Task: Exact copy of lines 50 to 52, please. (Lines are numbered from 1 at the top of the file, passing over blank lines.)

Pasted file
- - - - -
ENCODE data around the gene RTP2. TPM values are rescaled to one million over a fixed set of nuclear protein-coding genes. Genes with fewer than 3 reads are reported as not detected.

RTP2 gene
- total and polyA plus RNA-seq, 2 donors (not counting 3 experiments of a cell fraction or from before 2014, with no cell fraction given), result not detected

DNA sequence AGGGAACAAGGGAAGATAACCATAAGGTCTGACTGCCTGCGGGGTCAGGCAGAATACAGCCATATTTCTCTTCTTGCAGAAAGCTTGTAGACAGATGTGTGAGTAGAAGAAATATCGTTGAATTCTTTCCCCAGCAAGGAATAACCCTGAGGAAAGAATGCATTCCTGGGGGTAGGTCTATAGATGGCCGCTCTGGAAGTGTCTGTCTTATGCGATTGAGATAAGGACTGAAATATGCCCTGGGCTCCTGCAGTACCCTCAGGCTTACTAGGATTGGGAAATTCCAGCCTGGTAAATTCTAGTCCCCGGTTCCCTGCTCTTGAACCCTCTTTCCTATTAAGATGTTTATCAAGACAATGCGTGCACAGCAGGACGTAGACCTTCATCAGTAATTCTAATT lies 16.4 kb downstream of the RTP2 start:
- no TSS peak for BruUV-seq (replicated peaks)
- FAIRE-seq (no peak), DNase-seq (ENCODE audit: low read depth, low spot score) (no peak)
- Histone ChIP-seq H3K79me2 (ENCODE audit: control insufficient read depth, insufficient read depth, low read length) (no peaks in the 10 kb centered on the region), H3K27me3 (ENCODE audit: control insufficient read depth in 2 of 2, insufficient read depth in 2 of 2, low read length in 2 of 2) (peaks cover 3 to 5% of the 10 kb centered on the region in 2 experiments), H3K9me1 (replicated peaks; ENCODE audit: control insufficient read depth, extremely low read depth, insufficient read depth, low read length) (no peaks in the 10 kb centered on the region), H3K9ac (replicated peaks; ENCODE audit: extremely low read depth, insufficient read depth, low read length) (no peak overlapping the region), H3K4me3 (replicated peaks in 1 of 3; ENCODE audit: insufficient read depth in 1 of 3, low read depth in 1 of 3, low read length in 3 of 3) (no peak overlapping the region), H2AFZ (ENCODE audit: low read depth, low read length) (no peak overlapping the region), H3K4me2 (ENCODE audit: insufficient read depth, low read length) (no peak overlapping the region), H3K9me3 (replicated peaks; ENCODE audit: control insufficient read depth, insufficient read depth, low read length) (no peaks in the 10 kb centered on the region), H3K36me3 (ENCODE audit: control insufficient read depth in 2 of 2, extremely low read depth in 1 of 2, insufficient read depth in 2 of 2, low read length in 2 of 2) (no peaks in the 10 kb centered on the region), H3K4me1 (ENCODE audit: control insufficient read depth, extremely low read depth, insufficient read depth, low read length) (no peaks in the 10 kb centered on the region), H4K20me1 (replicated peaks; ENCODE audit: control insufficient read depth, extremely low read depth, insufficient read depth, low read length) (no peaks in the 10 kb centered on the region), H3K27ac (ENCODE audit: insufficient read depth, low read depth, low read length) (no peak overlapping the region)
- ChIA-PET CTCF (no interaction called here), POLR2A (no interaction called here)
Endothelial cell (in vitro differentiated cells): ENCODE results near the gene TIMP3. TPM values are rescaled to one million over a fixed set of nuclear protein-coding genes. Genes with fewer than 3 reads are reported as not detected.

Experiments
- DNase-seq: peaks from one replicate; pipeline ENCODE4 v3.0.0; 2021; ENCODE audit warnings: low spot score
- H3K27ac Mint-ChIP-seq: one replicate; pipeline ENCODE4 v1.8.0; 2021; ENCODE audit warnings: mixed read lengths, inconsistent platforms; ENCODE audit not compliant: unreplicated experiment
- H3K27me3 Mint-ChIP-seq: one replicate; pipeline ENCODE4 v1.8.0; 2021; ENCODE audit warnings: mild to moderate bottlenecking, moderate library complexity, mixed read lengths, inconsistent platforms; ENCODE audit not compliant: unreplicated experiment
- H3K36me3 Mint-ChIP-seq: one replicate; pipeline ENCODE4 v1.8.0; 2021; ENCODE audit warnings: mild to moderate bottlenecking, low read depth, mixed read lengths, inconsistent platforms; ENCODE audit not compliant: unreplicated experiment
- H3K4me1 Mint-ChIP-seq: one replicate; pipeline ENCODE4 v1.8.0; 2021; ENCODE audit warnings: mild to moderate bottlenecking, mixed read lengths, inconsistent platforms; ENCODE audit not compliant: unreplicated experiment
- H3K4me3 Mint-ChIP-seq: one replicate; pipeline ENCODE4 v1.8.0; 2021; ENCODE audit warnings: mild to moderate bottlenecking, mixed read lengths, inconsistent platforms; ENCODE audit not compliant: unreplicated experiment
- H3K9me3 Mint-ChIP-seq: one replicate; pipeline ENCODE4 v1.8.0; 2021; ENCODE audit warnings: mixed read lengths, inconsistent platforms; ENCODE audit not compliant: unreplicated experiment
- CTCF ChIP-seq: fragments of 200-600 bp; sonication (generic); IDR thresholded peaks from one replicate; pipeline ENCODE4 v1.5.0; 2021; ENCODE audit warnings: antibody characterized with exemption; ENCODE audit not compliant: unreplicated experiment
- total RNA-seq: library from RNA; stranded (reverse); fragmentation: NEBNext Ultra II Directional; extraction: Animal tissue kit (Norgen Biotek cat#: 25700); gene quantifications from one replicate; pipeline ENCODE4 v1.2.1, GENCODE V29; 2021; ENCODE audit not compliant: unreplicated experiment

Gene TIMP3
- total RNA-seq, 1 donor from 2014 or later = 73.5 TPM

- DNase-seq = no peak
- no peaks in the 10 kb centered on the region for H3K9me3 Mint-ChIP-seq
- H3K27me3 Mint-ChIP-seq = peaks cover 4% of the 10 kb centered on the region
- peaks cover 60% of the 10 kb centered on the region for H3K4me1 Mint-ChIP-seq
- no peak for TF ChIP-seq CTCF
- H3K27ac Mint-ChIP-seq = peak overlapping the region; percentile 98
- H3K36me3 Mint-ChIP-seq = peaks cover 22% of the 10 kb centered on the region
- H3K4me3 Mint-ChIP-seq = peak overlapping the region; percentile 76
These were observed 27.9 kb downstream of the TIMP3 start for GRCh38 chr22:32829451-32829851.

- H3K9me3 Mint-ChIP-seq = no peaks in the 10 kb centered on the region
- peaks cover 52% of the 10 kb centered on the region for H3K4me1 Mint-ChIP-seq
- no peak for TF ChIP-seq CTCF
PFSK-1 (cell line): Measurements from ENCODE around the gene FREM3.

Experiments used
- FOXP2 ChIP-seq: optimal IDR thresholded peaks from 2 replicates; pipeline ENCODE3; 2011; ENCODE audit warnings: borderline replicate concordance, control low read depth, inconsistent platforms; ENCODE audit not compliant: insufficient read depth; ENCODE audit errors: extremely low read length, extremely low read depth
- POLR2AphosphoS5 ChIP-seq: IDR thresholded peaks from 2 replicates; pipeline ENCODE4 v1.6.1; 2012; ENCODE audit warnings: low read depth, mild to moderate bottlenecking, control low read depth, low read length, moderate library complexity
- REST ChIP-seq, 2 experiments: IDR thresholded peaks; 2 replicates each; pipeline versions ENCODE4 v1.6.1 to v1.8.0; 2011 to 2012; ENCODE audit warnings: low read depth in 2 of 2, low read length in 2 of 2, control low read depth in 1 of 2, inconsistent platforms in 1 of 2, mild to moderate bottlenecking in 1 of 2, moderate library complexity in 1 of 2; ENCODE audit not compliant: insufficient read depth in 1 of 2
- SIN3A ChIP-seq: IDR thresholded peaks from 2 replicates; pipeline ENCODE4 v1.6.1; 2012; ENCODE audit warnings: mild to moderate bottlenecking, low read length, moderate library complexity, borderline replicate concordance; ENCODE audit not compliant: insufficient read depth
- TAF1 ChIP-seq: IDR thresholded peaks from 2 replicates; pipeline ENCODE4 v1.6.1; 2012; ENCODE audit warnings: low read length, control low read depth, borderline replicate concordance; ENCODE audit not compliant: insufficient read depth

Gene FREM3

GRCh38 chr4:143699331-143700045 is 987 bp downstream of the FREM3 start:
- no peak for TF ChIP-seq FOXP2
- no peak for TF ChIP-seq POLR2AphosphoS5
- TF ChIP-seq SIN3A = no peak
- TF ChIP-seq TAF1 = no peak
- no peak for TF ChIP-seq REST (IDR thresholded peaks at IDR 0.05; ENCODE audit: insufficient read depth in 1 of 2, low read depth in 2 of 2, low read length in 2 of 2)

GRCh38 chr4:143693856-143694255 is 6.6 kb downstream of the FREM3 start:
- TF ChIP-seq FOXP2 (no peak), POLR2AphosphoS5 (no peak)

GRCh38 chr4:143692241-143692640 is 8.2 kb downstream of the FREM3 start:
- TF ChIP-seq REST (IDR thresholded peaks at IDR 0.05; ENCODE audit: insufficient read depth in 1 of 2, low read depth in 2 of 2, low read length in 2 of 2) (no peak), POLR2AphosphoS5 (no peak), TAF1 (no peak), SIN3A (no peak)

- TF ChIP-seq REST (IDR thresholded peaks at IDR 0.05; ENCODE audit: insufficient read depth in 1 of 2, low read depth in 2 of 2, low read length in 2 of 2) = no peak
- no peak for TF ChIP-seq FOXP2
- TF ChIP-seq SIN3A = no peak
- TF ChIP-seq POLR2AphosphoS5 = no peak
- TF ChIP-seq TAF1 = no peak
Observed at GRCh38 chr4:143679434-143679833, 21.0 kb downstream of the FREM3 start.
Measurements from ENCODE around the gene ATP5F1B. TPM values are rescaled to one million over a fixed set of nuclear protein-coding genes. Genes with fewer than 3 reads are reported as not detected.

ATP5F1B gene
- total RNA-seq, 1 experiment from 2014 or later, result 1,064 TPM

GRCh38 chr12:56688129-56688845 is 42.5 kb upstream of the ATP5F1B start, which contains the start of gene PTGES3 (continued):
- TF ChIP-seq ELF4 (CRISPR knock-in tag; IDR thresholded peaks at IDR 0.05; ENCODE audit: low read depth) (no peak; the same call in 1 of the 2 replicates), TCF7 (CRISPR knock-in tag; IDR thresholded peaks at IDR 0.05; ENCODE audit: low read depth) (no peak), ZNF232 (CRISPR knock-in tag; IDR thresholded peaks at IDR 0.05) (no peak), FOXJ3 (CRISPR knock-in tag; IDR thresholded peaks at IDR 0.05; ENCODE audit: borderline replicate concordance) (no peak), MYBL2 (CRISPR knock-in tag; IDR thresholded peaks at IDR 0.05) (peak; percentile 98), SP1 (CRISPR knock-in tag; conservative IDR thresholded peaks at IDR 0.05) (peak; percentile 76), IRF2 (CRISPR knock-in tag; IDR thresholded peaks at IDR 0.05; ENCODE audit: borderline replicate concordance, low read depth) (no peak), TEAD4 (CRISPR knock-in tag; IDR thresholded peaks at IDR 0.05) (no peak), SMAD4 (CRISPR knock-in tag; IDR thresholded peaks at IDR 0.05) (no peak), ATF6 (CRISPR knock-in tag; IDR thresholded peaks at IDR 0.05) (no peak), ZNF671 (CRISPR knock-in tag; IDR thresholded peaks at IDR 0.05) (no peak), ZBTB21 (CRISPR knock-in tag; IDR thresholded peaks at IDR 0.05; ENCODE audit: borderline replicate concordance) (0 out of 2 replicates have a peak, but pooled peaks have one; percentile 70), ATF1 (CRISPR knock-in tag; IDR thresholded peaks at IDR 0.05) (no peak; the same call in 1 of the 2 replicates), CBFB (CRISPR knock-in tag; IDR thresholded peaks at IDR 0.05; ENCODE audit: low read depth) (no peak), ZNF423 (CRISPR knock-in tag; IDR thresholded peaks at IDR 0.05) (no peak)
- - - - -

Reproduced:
GRCh38 chr4:143692241-143692640 is 8.2 kb downstream of the FREM3 start:
- TF ChIP-seq REST (IDR thresholded peaks at IDR 0.05; ENCODE audit: insufficient read depth in 1 of 2, low read depth in 2 of 2, low read length in 2 of 2) (no peak), POLR2AphosphoS5 (no peak), TAF1 (no peak), SIN3A (no peak)

- TF ChIP-seq REST (IDR thresholded peaks at IDR 0.05; ENCODE audit: insufficient read depth in 1 of 2, low read depth in 2 of 2, low read length in 2 of 2) = no peak